What are the forces moving the Minnesota economy? Adam Belz tries to identify the trends and show the connections between Minnesota and the larger U.S. and global economies. You can connect with him on Twitter: @adambelz
Dan Carr knows how to throw a good conference, and on Friday morning The Collaborative held a panel discussion over breakfast on the state of innovation in Minnesota and the country.
Lynn Casey, CEO of PadillaCRT, moderated, and the panelists were:
The discussion landed on education as the key driver for the Minnesota economy. Rolnick pointed out that Minnesota started to outperform the nation in the late 1950s when the state began to pour money into education, and Pawlenty said Minnesota cannot be complacent about educaiton.
The discussion was far-ranging -- touching on medical device regulation, taxation, banking reform and immigration -- but education (which Rolnick famously has championed for decades) dominated the last 30 minutes or so.
Then Casey asked for each of the panelists to close out with one recommendation that would help the state innovate more and grow its economy faster.
“I need you to choose one, and it can’t be education,” she said. “If you were to pull one lever, and it could be pulled successfully in order to change the trajectory even better than we have it in terms of successful innovation…what would it be?”
Here are the answers.
Pawlenty: “I would try to improve the business climate here as it relates to the cost of doing business overall. It’s always going to be a relatively high-cost state but it can’t be so high that it becomes discouraging.”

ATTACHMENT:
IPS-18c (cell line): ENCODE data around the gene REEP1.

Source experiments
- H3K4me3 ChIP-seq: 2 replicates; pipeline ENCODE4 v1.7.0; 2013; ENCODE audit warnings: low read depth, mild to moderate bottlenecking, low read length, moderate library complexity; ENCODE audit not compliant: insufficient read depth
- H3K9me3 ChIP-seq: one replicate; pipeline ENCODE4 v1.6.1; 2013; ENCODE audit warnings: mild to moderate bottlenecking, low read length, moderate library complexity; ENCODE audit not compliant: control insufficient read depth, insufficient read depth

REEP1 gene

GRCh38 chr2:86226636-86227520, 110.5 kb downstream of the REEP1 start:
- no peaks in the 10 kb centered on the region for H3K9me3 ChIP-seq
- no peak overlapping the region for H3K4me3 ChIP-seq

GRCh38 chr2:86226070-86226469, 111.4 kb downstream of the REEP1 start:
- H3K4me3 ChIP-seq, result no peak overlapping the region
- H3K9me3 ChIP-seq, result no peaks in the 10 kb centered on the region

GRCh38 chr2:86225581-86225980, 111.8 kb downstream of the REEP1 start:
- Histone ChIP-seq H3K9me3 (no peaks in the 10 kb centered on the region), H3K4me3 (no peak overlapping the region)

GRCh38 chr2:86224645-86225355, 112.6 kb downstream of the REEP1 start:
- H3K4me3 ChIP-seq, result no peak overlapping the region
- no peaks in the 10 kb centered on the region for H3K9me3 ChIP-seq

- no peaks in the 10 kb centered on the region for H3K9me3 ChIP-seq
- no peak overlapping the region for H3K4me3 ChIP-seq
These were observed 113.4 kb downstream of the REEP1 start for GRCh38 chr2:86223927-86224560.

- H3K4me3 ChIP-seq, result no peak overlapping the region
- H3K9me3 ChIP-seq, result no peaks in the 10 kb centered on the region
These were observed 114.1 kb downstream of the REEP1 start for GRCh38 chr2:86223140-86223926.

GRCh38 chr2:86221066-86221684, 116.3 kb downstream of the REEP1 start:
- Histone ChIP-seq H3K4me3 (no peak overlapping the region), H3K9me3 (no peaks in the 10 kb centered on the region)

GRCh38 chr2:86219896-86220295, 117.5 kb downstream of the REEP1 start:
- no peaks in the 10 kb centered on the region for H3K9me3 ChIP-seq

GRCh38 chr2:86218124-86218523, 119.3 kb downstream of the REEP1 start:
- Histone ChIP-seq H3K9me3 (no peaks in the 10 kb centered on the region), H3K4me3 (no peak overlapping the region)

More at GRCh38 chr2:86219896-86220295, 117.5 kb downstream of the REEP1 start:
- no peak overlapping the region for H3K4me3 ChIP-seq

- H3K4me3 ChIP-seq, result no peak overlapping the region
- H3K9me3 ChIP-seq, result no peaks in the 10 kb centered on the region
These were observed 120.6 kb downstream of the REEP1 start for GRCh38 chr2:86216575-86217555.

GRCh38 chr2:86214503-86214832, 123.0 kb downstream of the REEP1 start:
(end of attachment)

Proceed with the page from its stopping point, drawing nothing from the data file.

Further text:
McNerney: “It would be the regulatory environment. It needs to be clearer, more transparent and more predictable. There’s a little bit of progress in that direction but we have a long way to go.”
Baker: “Leadership. I think we have caught ourselves in a trap both in the state and country broadly – we’re not on a pro-growth agenda, we’re not on a come together, let’s get it done, identify the issue agenda. We are in a divide agenda. And as a result I think we are weakening ourselves, not strengthening ourselves, and we’re weakening our ability to get after the things we need to get after.”
Rolnick: “I’d go after business taxes. Most economists would argue that all taxes distort, but business taxes are a double taxation that distorts business decisions. I know the conventional wisdom is that business taxes are taxing the rich. Not true. That tax tends to fall on labor and on low-income workers as consumer prices are higher. I think Minnesota could lead the way if we get business taxes down – I’d get them to zero. If you want to tax the rich, tax the rich. Tax consumption, do it directly. But let’s continue to create an innovative, competitive business climate by leading the way, by getting business taxes as low as we politically can. I think if we make it clear how they distort and how much more innovative our economy would be, I think that would be a big step forward.”